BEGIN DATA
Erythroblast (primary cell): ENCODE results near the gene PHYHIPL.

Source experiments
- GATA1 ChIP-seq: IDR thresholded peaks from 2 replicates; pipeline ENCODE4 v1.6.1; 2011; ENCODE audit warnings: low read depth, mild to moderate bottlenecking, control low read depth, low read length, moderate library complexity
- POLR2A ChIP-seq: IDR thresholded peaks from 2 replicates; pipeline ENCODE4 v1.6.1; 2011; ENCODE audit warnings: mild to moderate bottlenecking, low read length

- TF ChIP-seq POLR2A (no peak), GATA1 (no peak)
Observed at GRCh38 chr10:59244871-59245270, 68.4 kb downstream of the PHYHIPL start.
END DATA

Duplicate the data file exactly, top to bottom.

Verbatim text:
Erythroblast (primary cell): ENCODE results near the gene PHYHIPL.

Source experiments
- GATA1 ChIP-seq: IDR thresholded peaks from 2 replicates; pipeline ENCODE4 v1.6.1; 2011; ENCODE audit warnings: low read depth, mild to moderate bottlenecking, control low read depth, low read length, moderate library complexity
- POLR2A ChIP-seq: IDR thresholded peaks from 2 replicates; pipeline ENCODE4 v1.6.1; 2011; ENCODE audit warnings: mild to moderate bottlenecking, low read length

- TF ChIP-seq POLR2A (no peak), GATA1 (no peak)
Observed at GRCh38 chr10:59244871-59245270, 68.4 kb downstream of the PHYHIPL start.